Southern Charm Mini Aussies/Mini American Shepherds of Georgia
Karla and Chelsea Benjamin
Karla 770-241-1485 Chelsea 770-633-4119
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Dog Crate Training
A dog crate is an enclosed area your dog is kept in, and potential intruders can be kept out. The aim of a dog crate is therefore not only to keep your dog under control, it is also a way of making your dog feel safe and know that he has his own “den” in your home. A dog crate should therefore be well decorated with something comfortable for the dog to rest on, a bowl of water that cannot easily be spilled, playthings and perhaps some food. Some dog owners train their dogs to use a litter box so that the dog can relieve itself inside the dog crate without having to feel that it is making a mess in its own “den”. This is done with the use of an exercise pen or two attached to the crate.
A dog crate is usually made from wire or molded plastic, but all sorts of materials and designs are available, and you can also make your own dog crate if you are a handy person. Many dog owners choose the wire crates that are very easy to assemble. The dog crate must of course be sturdy enough to keep your dog inside.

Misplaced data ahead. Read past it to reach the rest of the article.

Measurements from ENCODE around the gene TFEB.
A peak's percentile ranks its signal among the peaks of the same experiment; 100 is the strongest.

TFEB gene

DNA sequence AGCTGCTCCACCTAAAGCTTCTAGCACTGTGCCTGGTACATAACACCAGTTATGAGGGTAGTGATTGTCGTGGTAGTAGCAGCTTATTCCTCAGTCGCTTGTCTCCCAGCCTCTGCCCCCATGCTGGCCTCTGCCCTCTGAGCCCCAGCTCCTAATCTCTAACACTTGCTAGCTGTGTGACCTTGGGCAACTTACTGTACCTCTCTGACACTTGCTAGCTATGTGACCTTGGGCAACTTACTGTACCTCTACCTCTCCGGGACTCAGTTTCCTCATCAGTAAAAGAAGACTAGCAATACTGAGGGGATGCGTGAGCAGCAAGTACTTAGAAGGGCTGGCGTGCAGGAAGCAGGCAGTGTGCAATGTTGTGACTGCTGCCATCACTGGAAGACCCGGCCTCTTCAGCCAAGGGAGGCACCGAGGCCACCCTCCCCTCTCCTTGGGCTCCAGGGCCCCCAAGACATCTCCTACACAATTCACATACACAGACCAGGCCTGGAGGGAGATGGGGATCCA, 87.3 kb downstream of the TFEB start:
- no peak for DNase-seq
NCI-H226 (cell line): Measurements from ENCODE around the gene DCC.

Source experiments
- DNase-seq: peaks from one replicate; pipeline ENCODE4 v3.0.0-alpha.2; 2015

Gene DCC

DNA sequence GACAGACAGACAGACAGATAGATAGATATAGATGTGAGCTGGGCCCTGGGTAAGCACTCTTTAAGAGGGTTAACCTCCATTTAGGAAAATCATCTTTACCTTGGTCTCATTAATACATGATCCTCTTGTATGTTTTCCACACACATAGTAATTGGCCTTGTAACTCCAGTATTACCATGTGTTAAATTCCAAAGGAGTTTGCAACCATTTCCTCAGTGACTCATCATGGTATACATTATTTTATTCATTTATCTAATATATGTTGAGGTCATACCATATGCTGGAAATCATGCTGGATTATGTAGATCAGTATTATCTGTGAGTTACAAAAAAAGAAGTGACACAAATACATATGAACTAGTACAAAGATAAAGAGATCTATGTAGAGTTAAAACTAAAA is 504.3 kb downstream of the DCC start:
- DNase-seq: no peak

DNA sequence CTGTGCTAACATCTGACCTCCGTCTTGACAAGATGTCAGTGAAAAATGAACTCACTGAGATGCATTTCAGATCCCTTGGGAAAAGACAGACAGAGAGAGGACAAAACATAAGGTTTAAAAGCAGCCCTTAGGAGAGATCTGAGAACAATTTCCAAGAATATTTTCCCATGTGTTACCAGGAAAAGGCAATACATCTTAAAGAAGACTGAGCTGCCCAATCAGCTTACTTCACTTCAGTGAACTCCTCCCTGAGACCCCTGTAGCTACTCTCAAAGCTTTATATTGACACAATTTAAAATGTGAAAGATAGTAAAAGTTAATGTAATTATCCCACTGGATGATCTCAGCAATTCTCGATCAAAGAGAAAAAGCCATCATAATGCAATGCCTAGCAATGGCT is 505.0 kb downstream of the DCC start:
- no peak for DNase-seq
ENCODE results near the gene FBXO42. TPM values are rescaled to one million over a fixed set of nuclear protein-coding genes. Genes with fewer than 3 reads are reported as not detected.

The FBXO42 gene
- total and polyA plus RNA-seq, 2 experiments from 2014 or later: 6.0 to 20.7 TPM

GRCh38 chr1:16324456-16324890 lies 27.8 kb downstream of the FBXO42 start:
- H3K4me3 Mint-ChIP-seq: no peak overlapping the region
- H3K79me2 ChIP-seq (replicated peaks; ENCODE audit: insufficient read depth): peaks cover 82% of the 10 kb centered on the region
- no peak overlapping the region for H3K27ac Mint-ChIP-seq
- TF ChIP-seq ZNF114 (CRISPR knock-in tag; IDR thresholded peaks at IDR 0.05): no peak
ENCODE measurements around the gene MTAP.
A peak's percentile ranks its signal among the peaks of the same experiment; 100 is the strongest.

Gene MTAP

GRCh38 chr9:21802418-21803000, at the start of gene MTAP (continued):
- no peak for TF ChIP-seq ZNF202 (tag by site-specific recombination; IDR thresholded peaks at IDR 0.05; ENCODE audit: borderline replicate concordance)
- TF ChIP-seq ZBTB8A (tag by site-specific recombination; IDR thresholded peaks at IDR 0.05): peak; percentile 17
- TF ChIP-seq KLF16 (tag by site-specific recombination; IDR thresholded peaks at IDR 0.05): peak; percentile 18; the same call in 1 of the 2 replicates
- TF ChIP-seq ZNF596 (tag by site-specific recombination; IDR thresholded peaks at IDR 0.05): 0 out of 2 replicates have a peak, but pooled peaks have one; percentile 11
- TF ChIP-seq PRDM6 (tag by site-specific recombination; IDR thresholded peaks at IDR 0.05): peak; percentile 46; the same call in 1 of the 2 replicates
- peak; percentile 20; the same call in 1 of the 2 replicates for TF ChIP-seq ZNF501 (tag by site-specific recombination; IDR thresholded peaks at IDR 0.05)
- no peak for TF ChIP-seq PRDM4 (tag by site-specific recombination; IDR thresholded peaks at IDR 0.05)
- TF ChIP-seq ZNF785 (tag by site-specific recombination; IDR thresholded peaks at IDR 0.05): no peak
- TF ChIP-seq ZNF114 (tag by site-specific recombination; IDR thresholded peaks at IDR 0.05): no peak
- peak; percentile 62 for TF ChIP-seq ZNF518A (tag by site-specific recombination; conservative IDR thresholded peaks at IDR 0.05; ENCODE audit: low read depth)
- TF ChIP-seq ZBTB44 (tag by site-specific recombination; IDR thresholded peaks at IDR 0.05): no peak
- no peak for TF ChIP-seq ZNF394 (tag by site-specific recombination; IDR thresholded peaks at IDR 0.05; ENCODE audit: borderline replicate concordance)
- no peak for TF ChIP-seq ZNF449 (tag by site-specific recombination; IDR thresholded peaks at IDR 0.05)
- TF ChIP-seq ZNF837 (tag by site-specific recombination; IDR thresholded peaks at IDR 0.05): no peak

Why dog crate training? There are several reasons for dog crate training. Some dog owners shun the idea of dog crates, because they have seen many bad examples of how irresponsible and cruel dog owners misuse the dog crate and keep the dog locked up inside for most of its life. Placing your dog in a dog crate should never be a substitute for walks, exercise, play etcetera. There are however many situations when even the loving and caring dog owners can find crating highly useful. That is why it is a good idea to do dog crate training with your dog from the start.
Dog crate training will for instance come in handy if your dog becomes sick. When a dog is ill, its behavior might change drastically. The pain can for instance make it defend itself, and if you have small children around it is best for the dog as well as for the kids to crate the dog while it is healing. Remember, a dog crate is not a prison, it is a den, and most dogs like to retreat to their safe den when they are ill. If you have taught your dog to use a litter box, it is also a good thing to place it in the exercise pen when your dog is ill, because it will always be close to the litter box and will not have to wait for you to pick up its signals and take it outside. Imagine not being able to instantly go to the bathroom when you are sick, and being forced to wait for someone else to realize your distress and take you out - not very nice, right? A litter box is naturally not a substitute for outdoor walks, but it will greatly decrease the risk of “accidents” and place less stress on the sick dog since it will not be forced to hold it.
Dog crate training can ideally be combined with house breaking your dog, since dogs have a natural aversion against soiling their own den. Dog crate training will therefore make your dog more interested in waiting until your take it out, or at least search out the litter box in the corner of the dog’s play area.